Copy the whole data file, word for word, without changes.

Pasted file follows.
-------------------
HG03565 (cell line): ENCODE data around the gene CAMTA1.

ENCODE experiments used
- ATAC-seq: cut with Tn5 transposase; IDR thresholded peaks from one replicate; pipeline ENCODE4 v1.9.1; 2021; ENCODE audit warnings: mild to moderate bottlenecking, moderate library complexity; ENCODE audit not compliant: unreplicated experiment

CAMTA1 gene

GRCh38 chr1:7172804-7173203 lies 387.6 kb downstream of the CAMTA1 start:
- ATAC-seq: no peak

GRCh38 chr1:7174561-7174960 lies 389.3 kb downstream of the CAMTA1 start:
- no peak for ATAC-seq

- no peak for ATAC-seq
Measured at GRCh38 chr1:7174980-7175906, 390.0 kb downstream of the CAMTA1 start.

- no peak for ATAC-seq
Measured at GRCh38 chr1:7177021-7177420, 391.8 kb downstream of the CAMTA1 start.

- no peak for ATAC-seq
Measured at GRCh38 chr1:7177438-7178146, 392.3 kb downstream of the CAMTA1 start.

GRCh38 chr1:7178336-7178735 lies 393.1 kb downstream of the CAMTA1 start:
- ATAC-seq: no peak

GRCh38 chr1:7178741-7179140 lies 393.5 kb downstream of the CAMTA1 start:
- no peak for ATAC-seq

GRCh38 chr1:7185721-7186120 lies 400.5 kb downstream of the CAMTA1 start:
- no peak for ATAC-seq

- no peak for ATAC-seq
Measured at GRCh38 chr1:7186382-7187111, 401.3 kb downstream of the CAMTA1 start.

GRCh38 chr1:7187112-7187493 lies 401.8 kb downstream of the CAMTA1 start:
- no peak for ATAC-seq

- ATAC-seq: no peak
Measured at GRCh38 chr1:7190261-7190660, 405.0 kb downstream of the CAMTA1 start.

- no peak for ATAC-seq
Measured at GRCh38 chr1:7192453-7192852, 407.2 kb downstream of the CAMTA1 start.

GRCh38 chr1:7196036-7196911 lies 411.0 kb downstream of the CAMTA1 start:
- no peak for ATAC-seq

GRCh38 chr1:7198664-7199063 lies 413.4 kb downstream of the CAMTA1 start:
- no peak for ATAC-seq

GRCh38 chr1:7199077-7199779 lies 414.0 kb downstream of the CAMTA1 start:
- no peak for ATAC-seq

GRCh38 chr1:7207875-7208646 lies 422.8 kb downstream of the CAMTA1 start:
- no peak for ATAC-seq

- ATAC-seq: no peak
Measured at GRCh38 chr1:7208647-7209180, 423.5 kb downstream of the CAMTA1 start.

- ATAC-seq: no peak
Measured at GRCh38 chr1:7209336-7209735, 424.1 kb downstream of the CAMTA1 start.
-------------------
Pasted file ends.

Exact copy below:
HG03565 (cell line): ENCODE data around the gene CAMTA1.

ENCODE experiments used
- ATAC-seq: cut with Tn5 transposase; IDR thresholded peaks from one replicate; pipeline ENCODE4 v1.9.1; 2021; ENCODE audit warnings: mild to moderate bottlenecking, moderate library complexity; ENCODE audit not compliant: unreplicated experiment

CAMTA1 gene

GRCh38 chr1:7172804-7173203 lies 387.6 kb downstream of the CAMTA1 start:
- ATAC-seq: no peak

GRCh38 chr1:7174561-7174960 lies 389.3 kb downstream of the CAMTA1 start:
- no peak for ATAC-seq

- no peak for ATAC-seq
Measured at GRCh38 chr1:7174980-7175906, 390.0 kb downstream of the CAMTA1 start.

- no peak for ATAC-seq
Measured at GRCh38 chr1:7177021-7177420, 391.8 kb downstream of the CAMTA1 start.

- no peak for ATAC-seq
Measured at GRCh38 chr1:7177438-7178146, 392.3 kb downstream of the CAMTA1 start.

GRCh38 chr1:7178336-7178735 lies 393.1 kb downstream of the CAMTA1 start:
- ATAC-seq: no peak

GRCh38 chr1:7178741-7179140 lies 393.5 kb downstream of the CAMTA1 start:
- no peak for ATAC-seq

GRCh38 chr1:7185721-7186120 lies 400.5 kb downstream of the CAMTA1 start:
- no peak for ATAC-seq

- no peak for ATAC-seq
Measured at GRCh38 chr1:7186382-7187111, 401.3 kb downstream of the CAMTA1 start.

GRCh38 chr1:7187112-7187493 lies 401.8 kb downstream of the CAMTA1 start:
- no peak for ATAC-seq

- ATAC-seq: no peak
Measured at GRCh38 chr1:7190261-7190660, 405.0 kb downstream of the CAMTA1 start.

- no peak for ATAC-seq
Measured at GRCh38 chr1:7192453-7192852, 407.2 kb downstream of the CAMTA1 start.

GRCh38 chr1:7196036-7196911 lies 411.0 kb downstream of the CAMTA1 start:
- no peak for ATAC-seq

GRCh38 chr1:7198664-7199063 lies 413.4 kb downstream of the CAMTA1 start:
- no peak for ATAC-seq

GRCh38 chr1:7199077-7199779 lies 414.0 kb downstream of the CAMTA1 start:
- no peak for ATAC-seq

GRCh38 chr1:7207875-7208646 lies 422.8 kb downstream of the CAMTA1 start:
- no peak for ATAC-seq

- ATAC-seq: no peak
Measured at GRCh38 chr1:7208647-7209180, 423.5 kb downstream of the CAMTA1 start.

- ATAC-seq: no peak
Measured at GRCh38 chr1:7209336-7209735, 424.1 kb downstream of the CAMTA1 start.